Thursday, July 18, 2013

Thursday roundup (07-18-13)

Germany refuses fresh relief for Greeks as debt ratio spirals out of control: German finance minister Wolfgang Schauble has warned Greek leaders on a heavily guarded trip to Athens not to play with fire by pressing for fresh debt-relief, and brushed aside claims that Greece’s rescue package is falling apart. (The Telegraph)

Italy President warns against endangering government stability -- [if the government were to fall, he said, "The damaging effects on our international relations and on financial markets would be seen immediately and could be impossible to recover from".] (Reuters) Napolitano blinda il Governo: se cade contraccolpi irrecuperabili. Processo Mediaset, no a sovrapposizioni (Il Sole 24 Ore)

U.S. Postal Service renews push for five-day mail delivery (Reuters)

Detroit goes bankrupt, largest municipal filing in U.S. history (The Washington Post) Billions in Debt, Detroit Tumbles Into Insolvency (The New York Times) Detroit just filed for bankruptcy. Here’s how it got there. (The Washington Post blogs) Detroit becomes largest US city to file for bankruptcy: After nearly a month of negotiations between Detroit's emergency manager and the city's creditors, a judge will now oversee the process to resolve the city's debts. NBCâ?Ts John Yang reports.  (NBC Nightly News with Brian Williams)

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An Unhappy Birthday For Dodd-Frank As Momentum Builds For The Next Meltdown (Forbes) An Unhappy Birthday For Dodd-Frank: The 'Too Big To Fail' Problem Gets Bigger (Forbes)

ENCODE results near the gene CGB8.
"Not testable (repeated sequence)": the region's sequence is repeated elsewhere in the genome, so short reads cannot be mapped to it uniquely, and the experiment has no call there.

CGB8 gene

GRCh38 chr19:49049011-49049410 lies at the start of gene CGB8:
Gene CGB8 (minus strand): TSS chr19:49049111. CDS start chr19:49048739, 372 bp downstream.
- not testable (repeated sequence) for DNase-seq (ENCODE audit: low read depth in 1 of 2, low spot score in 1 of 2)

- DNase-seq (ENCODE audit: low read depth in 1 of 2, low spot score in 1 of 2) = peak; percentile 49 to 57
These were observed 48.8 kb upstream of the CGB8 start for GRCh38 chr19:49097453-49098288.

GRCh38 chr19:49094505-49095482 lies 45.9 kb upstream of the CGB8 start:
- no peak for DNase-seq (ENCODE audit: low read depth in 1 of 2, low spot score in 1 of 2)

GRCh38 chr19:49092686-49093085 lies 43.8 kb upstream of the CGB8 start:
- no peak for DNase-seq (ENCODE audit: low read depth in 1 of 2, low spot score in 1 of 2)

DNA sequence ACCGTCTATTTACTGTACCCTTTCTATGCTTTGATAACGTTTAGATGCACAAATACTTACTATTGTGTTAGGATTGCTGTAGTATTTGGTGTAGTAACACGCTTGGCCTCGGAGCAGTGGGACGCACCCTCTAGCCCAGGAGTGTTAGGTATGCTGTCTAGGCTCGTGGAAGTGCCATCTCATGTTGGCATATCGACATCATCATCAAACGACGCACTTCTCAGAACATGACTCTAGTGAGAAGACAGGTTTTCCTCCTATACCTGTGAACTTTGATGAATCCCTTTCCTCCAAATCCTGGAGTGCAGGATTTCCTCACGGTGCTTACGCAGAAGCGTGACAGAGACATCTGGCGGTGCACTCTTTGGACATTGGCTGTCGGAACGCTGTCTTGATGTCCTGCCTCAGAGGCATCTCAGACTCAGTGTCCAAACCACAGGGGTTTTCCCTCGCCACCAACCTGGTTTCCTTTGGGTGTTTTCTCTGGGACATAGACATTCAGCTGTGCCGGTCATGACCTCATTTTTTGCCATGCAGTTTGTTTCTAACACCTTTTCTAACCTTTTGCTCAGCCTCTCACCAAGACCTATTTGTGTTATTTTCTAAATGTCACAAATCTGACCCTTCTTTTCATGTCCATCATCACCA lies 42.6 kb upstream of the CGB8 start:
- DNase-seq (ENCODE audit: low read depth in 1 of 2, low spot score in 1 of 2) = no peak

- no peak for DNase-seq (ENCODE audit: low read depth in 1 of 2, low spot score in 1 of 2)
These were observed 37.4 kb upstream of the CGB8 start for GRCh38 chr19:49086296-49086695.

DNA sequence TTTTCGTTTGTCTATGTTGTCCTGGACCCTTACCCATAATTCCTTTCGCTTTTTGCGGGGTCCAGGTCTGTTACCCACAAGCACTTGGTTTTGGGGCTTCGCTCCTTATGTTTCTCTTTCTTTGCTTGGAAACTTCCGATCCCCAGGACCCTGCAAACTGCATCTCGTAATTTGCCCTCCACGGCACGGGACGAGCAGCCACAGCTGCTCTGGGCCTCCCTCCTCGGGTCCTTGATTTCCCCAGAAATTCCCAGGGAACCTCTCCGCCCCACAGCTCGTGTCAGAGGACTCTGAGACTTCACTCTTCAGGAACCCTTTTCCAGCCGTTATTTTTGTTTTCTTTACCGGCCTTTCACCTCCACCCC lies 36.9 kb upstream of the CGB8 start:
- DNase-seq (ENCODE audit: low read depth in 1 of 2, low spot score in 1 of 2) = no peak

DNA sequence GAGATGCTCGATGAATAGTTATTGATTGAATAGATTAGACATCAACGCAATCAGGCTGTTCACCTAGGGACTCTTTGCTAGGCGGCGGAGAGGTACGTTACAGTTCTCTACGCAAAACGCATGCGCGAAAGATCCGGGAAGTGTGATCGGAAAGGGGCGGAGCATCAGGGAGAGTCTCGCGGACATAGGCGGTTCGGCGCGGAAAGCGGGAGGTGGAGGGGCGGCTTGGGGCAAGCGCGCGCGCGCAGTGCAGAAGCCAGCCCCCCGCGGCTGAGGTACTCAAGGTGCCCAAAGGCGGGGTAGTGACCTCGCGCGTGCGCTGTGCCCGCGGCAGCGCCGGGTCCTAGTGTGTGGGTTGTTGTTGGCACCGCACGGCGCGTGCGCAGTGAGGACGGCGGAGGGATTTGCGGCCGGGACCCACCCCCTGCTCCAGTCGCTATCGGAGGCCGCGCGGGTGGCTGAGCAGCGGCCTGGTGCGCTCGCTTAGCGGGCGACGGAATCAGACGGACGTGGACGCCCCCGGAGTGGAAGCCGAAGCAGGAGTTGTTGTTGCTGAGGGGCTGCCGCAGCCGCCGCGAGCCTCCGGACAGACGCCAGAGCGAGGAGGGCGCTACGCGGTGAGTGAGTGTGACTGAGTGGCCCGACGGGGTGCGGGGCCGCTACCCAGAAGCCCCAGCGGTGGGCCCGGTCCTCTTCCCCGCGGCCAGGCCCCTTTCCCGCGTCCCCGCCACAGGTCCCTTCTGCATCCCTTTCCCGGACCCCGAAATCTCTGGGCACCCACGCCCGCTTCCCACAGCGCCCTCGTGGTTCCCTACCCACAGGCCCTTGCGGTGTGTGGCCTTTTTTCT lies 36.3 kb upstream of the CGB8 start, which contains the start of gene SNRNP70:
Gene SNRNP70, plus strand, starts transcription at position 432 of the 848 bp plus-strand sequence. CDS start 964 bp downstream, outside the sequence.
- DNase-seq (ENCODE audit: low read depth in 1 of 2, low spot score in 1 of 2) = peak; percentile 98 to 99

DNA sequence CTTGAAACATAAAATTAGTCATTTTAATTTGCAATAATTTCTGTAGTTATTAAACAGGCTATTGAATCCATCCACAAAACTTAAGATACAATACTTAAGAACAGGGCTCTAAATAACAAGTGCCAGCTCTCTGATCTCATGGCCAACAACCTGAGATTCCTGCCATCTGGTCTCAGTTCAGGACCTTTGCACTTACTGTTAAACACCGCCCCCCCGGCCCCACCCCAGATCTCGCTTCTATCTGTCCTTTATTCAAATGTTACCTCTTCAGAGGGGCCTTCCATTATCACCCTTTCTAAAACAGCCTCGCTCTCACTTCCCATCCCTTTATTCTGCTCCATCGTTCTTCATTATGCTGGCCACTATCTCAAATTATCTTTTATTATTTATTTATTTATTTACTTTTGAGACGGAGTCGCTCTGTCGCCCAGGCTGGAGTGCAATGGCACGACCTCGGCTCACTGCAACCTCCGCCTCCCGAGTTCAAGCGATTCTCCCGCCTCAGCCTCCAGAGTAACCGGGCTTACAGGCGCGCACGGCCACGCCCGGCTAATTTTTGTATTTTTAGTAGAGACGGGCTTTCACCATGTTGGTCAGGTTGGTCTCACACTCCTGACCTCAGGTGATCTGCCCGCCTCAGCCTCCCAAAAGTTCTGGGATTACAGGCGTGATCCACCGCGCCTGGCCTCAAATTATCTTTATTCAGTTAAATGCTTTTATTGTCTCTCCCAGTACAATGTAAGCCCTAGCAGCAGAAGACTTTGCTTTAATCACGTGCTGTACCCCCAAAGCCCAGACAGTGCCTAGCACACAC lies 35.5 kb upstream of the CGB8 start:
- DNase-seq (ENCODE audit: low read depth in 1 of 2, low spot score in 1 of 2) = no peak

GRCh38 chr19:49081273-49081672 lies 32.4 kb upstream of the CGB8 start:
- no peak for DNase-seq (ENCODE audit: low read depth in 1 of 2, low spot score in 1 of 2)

Vanderbilt University Medical Center to cut 1,000 jobs (Nashville Business Journal)

     The aim of this blog is to show (mostly from reports in mainstream respected news sources) that there is reason to believe that both the United States and the global economies remain fragile in the wake of the financial crisis of 2008 and that a number of threats that exist today could, if they worsened, bring about economic depression -- not just a minor depression, but a depression worse than the Great Depression. This blog further attempts to show that the financial crisis of 2008 was largely a result of the devastating consequences of excessive risk taking and the absence of effective regulation of such behavior. Furthermore, this blog maintains that not only have the lessons that should have been learned from this experience not been learned, but that the risks to the economy, including the persistent building up of "too big to fail" institutions, have actually increased since the crisis began. Finally this blog also brings to light, from time to time, reports of a parallel threat to economic well-being developing in the energy industry, which suggest an energy shock may be coming much closer in time than is generally imagined.

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